Dog Exercise

Posted by in Blog on January 7, 2018 0 comments

Some daily activity and exercise is essential, allowing freedom to move about in a natural manner.

Lack of exercise leads to poor muscle tone, obesity, heart ailments, bone disorders and often results in emotional problems and dog behavior quirks.

Dogs with no exercise subjected to overcrowding and confinement in cages for prolonged periods, often their entire lives, develop a great variety of physical and emotional disorders.

An exercised dog may rest more calmly at home and be less nervous when left alone. Exercise can improve dogs bone and joint health, heart, and lung function.

Exercise makes show dogs look better and feel better to a judge’s exploring hands. (Because a happy dog looks more gorgeous).

The best exercise channels the activity of both mind and body. Some people believe that dogs need a big garden so they can get plenty of exercise.

The truth is that most dogs do not exercise when they are outdoors by themselves; they spend most of their time laying in the shadow and waiting for “their people” to play with them.

You do not need to take up marathon running in order to adequately exercise your dog.Make your walks interesting.

Let your dog carry a box, a basket, or a toy while walking. Let your dog jump or balance over a tree, hide his toys, hide yourself, and most important – let him play with other dogs! Open the leash when another dog approaches, to prevent “leash-aggression”.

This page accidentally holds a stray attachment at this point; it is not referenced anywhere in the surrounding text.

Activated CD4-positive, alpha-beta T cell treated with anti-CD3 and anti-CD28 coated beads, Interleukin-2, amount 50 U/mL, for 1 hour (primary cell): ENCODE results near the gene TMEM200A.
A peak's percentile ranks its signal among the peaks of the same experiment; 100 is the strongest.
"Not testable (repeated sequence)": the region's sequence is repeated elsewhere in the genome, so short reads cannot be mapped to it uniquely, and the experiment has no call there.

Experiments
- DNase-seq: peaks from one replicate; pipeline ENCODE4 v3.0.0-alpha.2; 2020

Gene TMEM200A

(Don’t worry, they will not kill each other). A dog that tries to “guard” against all strangers is neither happy nor likely to live out a full lifespan. Help your dog learn to enjoy other dogs and people.

Teach your dog to retrieve. A dog who retrieves is easy to exercise. But throw the toy rather far than high.

Jumping high in the air to chase it and landing awkwardly may lead to serious knee injuries.Some games to playFIND ITThis one is great fun for the dog.

Show your dog a treat or his favorite toy, and then place it out of his sight but easily accessible in a dark room.

Tell him to SEEK – his success you will praise enthusiastically. Obviously, the rewards for the dog are multiple – he gets a treat or finds his toy plus a very happy handler.

If using a toy, be sure to reward his find with some play before starting again.You can increase the difficulty of FIND IT by hiding the dogs treats in less accessible places, like in a shoe, or on a low shelf. This can be practiced indoors as well as anywhere else!Alternative exercise:Tunnel exercise – Make a tunnel or maze with some old cardboard boxes or chairs and encourage your dog to explore and go through it.

Concentration exercise – Hide some treats inside an old wash-glove or in a rolled up towel, this is fun for your dog!Brain exercise – Turnover a bowl and hide the treats under it.

Doggie must use his creativity to turn the bowl and get all treats. That is exciting exercise!